Ted’s ornamental peppers “even out”

Catching Ted for a chat isn’t the easiest this time of year; the needs of both the shrub roses and Gardens of Eatin’ are always pressing. We gathered the following info. from Ted before he ran out the door shouting something about Japanese Beetles.

As far as the Home Demo. gardens are concerned, it seems the pepper plants in the All-America garden have just been pruned and staked.

These peppers were staked to bolster the plant for its heavy-hanging fruit. Usually sturdy plants, they sometimes break due to the extra weight.

Ted selects and cuts shoots along the inside of these “Orange Blaze” Ornamental Peppers, a 2011 All-America Selection, to encourage the plant to “bush out,” or grow outward. This practice lets sunlight hit the entire plant, and keeps overcrowding to a minimum, while also promoting more space, and thus, larger peppers.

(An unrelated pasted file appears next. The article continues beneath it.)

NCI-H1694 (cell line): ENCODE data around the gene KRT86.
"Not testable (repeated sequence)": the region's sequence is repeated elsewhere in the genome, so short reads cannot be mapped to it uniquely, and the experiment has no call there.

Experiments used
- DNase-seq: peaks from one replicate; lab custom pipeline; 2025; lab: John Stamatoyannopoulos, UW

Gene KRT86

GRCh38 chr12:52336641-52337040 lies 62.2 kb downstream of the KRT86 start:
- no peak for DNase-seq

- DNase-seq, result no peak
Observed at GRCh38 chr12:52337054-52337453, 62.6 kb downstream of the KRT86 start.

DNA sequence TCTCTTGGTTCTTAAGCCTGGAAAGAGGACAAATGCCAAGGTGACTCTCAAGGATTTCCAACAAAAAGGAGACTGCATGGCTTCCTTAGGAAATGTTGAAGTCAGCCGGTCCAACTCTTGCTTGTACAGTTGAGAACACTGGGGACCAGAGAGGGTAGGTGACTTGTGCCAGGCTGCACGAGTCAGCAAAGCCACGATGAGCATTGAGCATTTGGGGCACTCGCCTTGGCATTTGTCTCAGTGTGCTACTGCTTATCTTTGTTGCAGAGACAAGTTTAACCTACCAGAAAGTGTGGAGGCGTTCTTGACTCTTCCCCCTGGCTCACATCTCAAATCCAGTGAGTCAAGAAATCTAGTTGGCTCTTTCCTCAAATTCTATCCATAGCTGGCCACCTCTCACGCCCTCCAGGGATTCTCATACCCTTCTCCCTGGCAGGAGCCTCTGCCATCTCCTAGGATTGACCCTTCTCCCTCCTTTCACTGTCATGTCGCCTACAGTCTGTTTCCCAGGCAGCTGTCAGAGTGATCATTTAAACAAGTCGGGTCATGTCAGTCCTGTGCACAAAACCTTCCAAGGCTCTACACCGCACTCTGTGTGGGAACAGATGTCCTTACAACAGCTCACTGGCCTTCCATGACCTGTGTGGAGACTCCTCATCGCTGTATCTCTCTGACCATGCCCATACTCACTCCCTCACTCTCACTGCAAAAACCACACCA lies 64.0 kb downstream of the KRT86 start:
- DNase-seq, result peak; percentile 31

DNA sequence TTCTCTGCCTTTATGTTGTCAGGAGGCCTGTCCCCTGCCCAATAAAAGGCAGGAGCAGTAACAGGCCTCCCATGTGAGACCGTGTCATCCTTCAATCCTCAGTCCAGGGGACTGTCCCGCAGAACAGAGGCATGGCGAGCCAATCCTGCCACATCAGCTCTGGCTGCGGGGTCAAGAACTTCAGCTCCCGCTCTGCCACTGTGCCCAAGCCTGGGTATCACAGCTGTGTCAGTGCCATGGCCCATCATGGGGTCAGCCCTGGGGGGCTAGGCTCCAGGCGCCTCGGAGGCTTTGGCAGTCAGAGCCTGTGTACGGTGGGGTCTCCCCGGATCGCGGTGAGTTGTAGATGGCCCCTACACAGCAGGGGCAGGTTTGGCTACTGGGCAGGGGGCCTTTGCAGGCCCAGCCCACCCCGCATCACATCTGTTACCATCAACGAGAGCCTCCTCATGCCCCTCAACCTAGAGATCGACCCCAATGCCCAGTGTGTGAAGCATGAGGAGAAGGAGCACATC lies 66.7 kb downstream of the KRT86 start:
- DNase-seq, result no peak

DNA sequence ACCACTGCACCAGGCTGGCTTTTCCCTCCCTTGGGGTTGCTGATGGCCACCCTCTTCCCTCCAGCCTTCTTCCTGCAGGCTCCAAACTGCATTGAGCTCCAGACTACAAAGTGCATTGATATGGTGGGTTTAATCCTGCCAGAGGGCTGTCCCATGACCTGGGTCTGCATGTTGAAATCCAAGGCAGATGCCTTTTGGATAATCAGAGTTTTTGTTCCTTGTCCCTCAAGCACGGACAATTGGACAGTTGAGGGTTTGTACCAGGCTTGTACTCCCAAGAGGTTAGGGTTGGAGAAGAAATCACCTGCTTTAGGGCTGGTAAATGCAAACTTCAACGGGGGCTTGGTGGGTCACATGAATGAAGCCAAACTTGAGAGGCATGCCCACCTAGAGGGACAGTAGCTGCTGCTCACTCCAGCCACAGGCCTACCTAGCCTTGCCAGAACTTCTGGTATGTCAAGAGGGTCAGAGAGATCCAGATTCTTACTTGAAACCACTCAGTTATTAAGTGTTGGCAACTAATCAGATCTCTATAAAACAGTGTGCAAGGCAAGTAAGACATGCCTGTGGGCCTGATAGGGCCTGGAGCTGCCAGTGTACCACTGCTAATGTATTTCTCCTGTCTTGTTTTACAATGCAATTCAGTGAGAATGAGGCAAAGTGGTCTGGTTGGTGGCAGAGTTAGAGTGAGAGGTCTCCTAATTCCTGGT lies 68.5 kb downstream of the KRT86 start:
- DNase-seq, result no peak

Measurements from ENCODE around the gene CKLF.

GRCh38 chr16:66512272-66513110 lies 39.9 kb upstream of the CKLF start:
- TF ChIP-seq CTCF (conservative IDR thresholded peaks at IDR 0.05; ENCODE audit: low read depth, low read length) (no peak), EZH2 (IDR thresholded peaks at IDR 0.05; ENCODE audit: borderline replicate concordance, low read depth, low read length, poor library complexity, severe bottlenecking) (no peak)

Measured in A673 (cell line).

“It should have been done a while back,” Ted said, noting that a month after germination is fit to prune (we’re at about six weeks). “I’m only just getting around to it now.”

Light pruning remains key, as a heavy hand now could stunt the plant’s growth and limit pepper harvest down the road. Common advice includes pruning until the plant reaches an “evened out” look.

Once Ted has reined in the swarms of beetles harassing the Arboretum’s rose collections, we’ll be back with more…


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